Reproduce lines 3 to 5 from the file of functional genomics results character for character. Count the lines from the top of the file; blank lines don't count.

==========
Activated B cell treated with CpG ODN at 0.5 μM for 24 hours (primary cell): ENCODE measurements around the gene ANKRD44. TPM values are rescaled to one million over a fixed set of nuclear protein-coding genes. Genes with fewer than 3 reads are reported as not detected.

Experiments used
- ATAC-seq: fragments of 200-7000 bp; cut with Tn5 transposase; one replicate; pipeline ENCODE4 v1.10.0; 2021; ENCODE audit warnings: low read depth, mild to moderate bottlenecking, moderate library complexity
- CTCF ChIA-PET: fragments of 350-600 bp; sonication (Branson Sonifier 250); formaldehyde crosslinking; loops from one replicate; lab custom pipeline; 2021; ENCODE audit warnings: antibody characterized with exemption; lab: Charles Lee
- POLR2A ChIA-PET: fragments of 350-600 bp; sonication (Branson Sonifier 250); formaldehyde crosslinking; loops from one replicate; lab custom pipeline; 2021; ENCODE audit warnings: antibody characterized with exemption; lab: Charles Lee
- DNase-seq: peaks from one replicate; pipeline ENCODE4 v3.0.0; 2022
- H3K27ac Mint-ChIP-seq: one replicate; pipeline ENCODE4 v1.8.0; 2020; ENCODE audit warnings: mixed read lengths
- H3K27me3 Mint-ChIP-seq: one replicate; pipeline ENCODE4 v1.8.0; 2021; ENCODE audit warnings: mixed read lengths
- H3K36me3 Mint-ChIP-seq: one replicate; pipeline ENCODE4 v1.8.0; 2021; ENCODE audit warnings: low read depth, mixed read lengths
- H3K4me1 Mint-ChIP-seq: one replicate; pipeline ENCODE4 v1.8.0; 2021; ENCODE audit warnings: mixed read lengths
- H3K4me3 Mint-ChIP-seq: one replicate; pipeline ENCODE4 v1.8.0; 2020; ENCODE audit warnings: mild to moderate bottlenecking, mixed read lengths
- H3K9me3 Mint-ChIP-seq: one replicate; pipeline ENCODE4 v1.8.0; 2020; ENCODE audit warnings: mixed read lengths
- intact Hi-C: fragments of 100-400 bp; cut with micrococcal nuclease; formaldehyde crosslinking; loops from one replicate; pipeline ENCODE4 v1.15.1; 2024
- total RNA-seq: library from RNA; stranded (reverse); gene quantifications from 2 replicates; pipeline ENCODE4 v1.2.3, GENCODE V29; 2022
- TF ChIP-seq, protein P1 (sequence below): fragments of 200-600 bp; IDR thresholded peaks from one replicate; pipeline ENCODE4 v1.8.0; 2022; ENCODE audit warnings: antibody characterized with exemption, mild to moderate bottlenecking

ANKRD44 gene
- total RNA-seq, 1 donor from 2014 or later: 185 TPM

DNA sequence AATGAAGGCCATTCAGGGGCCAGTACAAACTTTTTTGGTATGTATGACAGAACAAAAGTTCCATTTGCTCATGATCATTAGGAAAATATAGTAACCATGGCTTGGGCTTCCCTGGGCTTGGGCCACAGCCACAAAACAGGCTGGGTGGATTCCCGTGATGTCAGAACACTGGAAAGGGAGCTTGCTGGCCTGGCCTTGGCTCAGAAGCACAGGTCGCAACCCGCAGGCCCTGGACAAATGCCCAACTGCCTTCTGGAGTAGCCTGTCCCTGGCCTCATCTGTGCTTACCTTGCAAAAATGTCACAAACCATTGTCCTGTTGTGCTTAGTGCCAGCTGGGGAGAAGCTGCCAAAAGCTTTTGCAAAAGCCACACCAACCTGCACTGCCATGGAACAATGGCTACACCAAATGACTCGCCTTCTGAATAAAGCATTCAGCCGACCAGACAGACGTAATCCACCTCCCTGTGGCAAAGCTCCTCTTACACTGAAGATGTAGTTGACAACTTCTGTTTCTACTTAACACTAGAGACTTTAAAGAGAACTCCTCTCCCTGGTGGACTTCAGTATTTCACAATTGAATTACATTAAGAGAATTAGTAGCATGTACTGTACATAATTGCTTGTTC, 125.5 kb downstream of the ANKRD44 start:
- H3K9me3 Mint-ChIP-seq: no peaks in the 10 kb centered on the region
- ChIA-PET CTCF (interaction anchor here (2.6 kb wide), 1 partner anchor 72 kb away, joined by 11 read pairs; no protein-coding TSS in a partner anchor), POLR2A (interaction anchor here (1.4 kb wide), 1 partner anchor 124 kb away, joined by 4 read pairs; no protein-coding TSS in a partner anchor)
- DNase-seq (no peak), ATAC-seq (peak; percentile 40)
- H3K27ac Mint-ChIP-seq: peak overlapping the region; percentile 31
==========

- ATAC-seq: fragments of 200-7000 bp; cut with Tn5 transposase; one replicate; pipeline ENCODE4 v1.10.0; 2021; ENCODE audit warnings: low read depth, mild to moderate bottlenecking, moderate library complexity
- CTCF ChIA-PET: fragments of 350-600 bp; sonication (Branson Sonifier 250); formaldehyde crosslinking; loops from one replicate; lab custom pipeline; 2021; ENCODE audit warnings: antibody characterized with exemption; lab: Charles Lee
- POLR2A ChIA-PET: fragments of 350-600 bp; sonication (Branson Sonifier 250); formaldehyde crosslinking; loops from one replicate; lab custom pipeline; 2021; ENCODE audit warnings: antibody characterized with exemption; lab: Charles Lee